No fifty-year fairytale and no extended cup run to compliment a promising league campaign, but this defeat was as much about attitude, pride and commitment as it was about technical quality and ruthlessness.
Tony Mowbray’s side were beaten but not disgraced by their Premier League opponents, but this five-goal game was entertaining, lively, and more than a little bit crazy.
Mowbray’s team selection certainly showed respect to the competition and to Fulham, with the ever-improving midfield axis of Edouard Michut and Dan Neil retained, the imposing figures of Dan Ballard and Danny Batth in defence, and a start for the exciting Abdoullah Ba.
With three games to play over the next seven days, striking the balance isn’t easy but in fairness to Mowbray, he clearly wanted to maximise our chances of progress and for that he deserves credit.
Fulham, in contrast, were much-changed and it felt as though Marco Silva was prioritising the Cottagers’ Premier League top six bid over progress in the cup. However, they could still call on the likes of Tom Cairney and this was still a decent team.
The first incident happened less than ten seconds in, as Patrick Roberts took a whack in the face but was soon on his feet and ready to carry on.
Early on, the balance was fairly even.
Fulham were seeing plenty of the ball but posing no major threat until Manor Solomon got onto the end of a raking Duffy pass, but Ballard was able to make a solid challenge to snuff out the threat. Shortly afterwards, Dan Neil tripped Harry Wilson but the resulting free kick came to nothing.
However, the deadlock was soon broken.
Wilson was the man to make the breakthrough as his outside-of-the-boot shot from the edge of the area evaded the grasp of Patterson to nestle in the bottom corner and give the visitors an early lead.
A poor defensive header from Roberts in the buildup made it all the more frustrating, but it showed that lapses will always be punished, and especially against top flight opposition.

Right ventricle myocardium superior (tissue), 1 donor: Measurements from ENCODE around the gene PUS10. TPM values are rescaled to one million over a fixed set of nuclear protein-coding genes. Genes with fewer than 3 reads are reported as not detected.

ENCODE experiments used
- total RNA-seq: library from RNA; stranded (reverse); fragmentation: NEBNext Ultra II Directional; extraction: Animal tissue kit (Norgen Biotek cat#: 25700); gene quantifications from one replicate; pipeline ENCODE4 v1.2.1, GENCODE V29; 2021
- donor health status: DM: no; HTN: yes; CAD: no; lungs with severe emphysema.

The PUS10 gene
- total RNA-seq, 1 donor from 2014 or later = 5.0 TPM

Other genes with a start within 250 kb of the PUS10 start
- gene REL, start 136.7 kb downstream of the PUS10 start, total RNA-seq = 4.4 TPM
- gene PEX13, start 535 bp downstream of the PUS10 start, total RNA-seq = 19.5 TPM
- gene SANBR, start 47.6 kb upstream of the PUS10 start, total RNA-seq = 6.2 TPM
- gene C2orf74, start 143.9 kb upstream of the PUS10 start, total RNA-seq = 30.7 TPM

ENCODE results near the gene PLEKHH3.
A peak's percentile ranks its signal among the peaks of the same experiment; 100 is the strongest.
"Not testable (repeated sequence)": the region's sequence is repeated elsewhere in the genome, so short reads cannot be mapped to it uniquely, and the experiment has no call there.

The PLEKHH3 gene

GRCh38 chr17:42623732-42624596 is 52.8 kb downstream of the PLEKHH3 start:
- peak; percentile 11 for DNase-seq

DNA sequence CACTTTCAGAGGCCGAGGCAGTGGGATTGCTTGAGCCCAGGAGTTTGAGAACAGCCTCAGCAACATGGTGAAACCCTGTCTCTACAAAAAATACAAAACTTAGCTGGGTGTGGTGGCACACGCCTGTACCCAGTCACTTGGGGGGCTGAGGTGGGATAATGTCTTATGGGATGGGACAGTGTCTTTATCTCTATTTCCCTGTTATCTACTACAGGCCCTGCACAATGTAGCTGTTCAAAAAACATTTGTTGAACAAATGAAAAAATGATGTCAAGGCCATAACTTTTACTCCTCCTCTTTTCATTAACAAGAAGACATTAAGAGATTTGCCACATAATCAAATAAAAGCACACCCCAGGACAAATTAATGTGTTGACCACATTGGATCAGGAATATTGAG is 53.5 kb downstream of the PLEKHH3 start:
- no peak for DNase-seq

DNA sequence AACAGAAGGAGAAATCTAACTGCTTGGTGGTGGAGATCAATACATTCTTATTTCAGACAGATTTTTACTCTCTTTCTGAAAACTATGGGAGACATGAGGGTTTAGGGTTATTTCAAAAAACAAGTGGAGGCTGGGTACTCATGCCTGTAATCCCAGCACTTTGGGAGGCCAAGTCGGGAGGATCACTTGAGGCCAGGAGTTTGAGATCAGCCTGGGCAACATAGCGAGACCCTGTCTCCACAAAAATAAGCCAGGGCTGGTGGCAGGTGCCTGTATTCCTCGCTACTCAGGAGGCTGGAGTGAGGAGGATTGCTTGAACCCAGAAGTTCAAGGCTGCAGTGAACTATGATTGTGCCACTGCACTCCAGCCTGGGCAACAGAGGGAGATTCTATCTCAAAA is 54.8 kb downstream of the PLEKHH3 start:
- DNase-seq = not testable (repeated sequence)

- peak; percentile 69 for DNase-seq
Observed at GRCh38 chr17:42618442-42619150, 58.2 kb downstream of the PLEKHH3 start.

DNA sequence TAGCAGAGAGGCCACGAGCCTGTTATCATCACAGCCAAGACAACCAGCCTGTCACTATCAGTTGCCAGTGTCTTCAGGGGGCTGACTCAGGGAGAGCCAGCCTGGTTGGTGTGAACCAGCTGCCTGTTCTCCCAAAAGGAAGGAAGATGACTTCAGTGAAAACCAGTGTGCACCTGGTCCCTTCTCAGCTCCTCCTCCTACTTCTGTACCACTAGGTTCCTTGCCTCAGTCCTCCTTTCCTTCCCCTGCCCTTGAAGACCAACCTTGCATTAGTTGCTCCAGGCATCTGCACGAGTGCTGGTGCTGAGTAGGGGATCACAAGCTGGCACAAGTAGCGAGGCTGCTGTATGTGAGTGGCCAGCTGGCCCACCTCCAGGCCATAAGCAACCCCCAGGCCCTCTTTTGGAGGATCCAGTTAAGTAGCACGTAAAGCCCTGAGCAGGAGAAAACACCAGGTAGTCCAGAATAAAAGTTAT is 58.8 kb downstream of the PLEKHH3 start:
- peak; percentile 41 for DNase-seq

The challenge now was for the Lads to respond, but Fulham’s retention of the ball was impressive and we were chasing shadows as we tried to build some momentum.
We looked fairly disjointed and unable to string any sequences together, but a driving run from Ba almost led to an opening as he played Amad in.
At the other end, a loose pass from Roberts set Wilson away, but his tame shot was easily smothered by Patterson, and after Neil lost the ball cheaply from our own throw-in, the Welshman shot wide after a good run.
Was there a gulf in class? Without a doubt. Was it entirely surprising? No, but a well-struck shot from Amad let the visitors know that we weren’t out of the contest.
Indeed, we continued to pose an increasing threat, the likes of Ba and Jack Clarke were starting to see more of the ball and as the half ended it was finely balanced.
Fulham’s introduction of Andreas Pereira and Aleksandar Mitrović at the break felt quite ominous, but with a one-goal deficit, we weren’t out of it by any means. However, when Ba decided to run towards his own goal with three Fulham attackers on his case, we almost paid a heavy price.
At the other end, a slaloming run from Clarke ultimately led to nothing before an arcing shot from Neil drifted wide of the post. Thirty seconds later, Roberts was unable to find a finish after great play from Clarke and a good save from Marek Rodak.
The chances were coming but we just couldn’t convert them, and eventually the visitors took advantage. Mitrović’s shot was well-saved by Patterson, but he was able to hook the ball back into play and Pereira had the easiest of tap-ins.
Cruel? Possibly, but that’s the difference that quality players can make- they can and will change the dynamic of a game.
However, there was a major boost for Sunderland when Clarke curled home a beauty with fifteen minutes left. It was the least we deserved after our admirable persistence and a great moment for a player who’s taken some outrageous criticism this season.
Fulham eventually made it 3-1 through a close-range volley from Layvin Kurzawa, but we struck the final blow when Jewison Bennette curled home a neat finish to ensure that we had the last word.
A great game to watch, an invaluable learning experience for our young players, and a sign of the progress of recent times. If we’re disappointed to be exiting the cup at the hands of a a Premier League team, that’s not a bad place to be.